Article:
It was very interesting to celebrate the publishing of the 200th Perlita story-paper in a church that has stood by me since I was a young missionary. It’s a small town and not a large church, but they have a big heart.
In 1968 I was invited there to have a series of services for children. I learned one of my most valuable lessons there, about numbers. At that time I was used to big numbers in my children’s ministry in Peru. I prepared a series about a boy in the jungle. I decorated the church with an elaborate display for this “Jungle Crusade.”
I expected a reasonable amount of children for the size of the town. A boy and a girl showed up. That was it! God showed me the importance of being just as inspired for 2 as for 20 or for 200! It wasn’t those children’s fault that nobody else showed up. They came faithfully every evening and we had the story.
Isn’t it interesting that 45 years later I was there to celebrate the 200th story-paper? In the service told the story about Paco’s spider and all the interesting things that have been happening in my life lately. My next visit will be a celebration of my 50 years of missionary life.
Let me show some pictures of my weekend trip.
I love to ride the train. This visit gave me that opportunity. Dag Hammarsköld was the first General Secretary of the United Nations. The train I traveled in to Jönköping was named after him. The first clock shows the time I arrived on Saturday. I then had to wait a while to take another train.
There is a Tourist Shop at the train/bus station. I got me the most important thing I wanted to buy in Sweden—a Swedish doll for my granddaughter Brianna’s birthday. That was her special request. Why so important that I found it? Because in the town where I’m staying there are no stores of the kind that sell dolls. Whatever money I spent was worth it.
On the second train ride I had the cute companion you see on the top pictures. The blue bag in the front has the doll. The yarn is for a hat I’m crocheting for my dad. He’ll need one for his rides on the tricycle. That will be a story for a coming day.
The second row, left shows one of the train stops. On the right is a box that contains sand for the winter. I didn’t realize until later that the town with the box is called Sand Home. Sand for Sand Home! But then, there are sand boxes in every town.
A big bicycle parking lot in Skövde, where my friends picked me up to go to Tidan. On the upper right is the biggest clock I’ve ever seen. It’s the outside of a big tunnel that you walk through to get to the trains. It wasn’t easy to get from the train to the parking lot, even with escalators and elevators. But, thanks to many prayers, I made it!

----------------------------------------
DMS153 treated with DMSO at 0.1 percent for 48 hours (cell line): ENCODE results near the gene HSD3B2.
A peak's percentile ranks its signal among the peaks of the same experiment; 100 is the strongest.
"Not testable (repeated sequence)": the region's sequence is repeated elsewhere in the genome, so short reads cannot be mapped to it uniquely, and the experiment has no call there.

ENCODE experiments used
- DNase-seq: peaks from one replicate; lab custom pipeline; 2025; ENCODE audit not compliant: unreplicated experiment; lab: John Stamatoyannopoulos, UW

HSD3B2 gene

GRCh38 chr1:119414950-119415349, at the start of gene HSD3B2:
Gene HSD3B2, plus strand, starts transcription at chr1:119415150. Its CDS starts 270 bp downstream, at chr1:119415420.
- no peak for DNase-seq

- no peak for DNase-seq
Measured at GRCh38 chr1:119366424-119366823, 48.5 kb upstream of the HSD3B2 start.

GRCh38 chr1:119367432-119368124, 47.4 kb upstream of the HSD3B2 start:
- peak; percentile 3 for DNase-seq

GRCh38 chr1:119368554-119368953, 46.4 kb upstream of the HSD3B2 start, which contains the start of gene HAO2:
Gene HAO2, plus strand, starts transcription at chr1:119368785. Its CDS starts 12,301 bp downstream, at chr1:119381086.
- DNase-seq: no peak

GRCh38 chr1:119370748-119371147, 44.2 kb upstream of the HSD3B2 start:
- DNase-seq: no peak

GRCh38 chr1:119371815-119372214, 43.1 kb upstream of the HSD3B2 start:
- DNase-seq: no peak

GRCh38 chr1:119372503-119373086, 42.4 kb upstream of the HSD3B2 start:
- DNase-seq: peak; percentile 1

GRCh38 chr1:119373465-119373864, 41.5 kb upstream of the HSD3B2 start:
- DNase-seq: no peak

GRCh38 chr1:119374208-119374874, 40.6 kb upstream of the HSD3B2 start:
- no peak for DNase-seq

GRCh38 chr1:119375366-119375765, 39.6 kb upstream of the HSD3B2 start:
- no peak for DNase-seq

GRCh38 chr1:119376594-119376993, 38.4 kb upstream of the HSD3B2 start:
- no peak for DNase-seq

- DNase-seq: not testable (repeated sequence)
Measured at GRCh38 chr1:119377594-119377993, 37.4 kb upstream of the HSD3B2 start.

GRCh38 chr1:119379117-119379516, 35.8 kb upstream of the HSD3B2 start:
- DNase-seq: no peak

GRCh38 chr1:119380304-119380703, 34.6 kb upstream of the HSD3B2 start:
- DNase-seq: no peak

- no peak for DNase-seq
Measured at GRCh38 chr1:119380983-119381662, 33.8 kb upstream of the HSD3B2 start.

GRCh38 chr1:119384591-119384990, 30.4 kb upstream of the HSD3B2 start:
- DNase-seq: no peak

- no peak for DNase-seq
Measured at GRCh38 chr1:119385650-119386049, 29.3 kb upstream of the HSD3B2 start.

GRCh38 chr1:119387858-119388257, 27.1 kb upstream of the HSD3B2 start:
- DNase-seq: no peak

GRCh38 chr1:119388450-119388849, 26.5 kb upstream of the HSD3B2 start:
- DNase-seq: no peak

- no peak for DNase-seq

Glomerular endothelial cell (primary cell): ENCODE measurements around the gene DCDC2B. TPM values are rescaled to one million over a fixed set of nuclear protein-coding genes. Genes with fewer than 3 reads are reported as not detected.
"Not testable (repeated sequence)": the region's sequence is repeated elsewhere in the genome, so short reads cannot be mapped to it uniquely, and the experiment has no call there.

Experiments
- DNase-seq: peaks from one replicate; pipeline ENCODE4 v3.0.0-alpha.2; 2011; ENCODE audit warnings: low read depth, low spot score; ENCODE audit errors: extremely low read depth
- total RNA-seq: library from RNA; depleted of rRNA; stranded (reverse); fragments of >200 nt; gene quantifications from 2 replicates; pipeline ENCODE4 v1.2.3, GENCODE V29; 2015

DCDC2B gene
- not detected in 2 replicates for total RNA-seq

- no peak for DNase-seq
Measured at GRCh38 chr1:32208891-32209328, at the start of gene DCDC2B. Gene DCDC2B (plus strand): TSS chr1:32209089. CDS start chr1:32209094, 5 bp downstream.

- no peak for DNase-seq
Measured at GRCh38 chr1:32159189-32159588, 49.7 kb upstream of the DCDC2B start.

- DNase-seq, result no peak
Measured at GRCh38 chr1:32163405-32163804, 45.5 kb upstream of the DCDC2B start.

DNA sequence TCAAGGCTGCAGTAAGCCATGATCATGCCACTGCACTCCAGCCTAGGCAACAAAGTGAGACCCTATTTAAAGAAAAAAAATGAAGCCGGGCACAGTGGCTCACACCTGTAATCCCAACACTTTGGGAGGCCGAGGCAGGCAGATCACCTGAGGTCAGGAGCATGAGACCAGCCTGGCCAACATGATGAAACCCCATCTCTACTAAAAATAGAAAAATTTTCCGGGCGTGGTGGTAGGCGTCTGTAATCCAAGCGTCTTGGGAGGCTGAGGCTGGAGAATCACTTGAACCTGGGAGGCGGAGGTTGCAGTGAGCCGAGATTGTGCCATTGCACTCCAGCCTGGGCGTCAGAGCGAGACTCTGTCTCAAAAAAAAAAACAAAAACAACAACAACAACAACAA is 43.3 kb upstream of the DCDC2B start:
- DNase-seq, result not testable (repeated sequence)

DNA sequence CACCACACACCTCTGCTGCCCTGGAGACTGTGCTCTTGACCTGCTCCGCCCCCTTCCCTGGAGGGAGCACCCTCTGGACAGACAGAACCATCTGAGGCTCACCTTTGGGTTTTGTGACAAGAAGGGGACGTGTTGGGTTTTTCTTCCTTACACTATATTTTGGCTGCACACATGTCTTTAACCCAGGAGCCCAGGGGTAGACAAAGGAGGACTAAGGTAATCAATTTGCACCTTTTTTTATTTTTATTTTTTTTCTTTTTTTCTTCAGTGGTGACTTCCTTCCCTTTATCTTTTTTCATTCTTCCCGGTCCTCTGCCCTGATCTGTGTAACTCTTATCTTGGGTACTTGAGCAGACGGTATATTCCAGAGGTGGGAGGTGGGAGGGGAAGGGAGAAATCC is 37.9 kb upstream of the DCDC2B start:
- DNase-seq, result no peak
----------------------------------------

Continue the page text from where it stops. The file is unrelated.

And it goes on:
It was a rainy day, so the bright falls colors didn’t stand out very much.
The next morning the sun peeked through the clouds. What a gorgeous drive to church!
In the center pictures is the public. The bottom pictures show those who officiate at the Communion. As you can see on the right they use one big cup for everyone. The man at the far right is from Africa. Tidan is one of the towns where the Swedish government places refugees.
The little girl in red is from one of the refugee families. The boy on the right is your typical Swedish blond and blue-eyed little guy.
If you go to Sweden you have to learn the word “FIKA.” That’s what they love here. FIKA is refreshments, coffee being the most important. For the “fika” everyone was invited apple short-cake and apples from a big basket.
After the “fika” pause they had a business meeting. It turned out to be a long service but it didn’t bother anybody. Here is the lady that led the service together with her husband and son, who handled the PowerPoint for me.
The afternoon I spent at the home of the missions coordinator. A friend told me that there is not a service when he doesn’t pray for the missionaries, each one by name, and I’m one of them. I feel honored.
The hostess, in black, and a friend. Both of them are called Ulla. The people on the right are other friends. They used to be missionaries in Burundi. We enjoyed dinner, talking “missions” since everybody is very involved in missions.
These are Ulla’s beautiful orchids!
Traveling usually takes a toll on the respiratory system. I was feeling problems coming on in my ears and throat and asked for honey and cinnamon. “I don’t believe in that!” said the man of the house. I told him it didn’t matter what he believed, I was taking it on account of my faith. This morning I took another dose. He still didn’t believe. I don’t know about you, but we’re all taking honey and cinnamon to help us get over colds. I believe in it!
A heaping teaspoon of honey with one fourth teaspoon of cinnamon. Mix it and eat it. Add to it lemon, garlic, ginger, apple cider vinegar. I believe in all of these things. Have you tried them for your “colds”?
Tomorrow I’ll post some pictures from the travel back from Tidan. I came home and thought I would work with Cristina. I had to call her on the phone and she said the internet wasn’t working. Now I called her again and got the news that tomorrow is a holiday in Peru. Good for her, she’s going on an outing with her sister.
Sad for me, because I’ll miss her. I also found out my grandchildren were in the vicinity of my house. And I missed it! But I’m sure glad I didn’t miss the opportunity to go visit my mission-minded friends in Tidan.
More will follow tomorrow. Now it’s time for some shut-eye!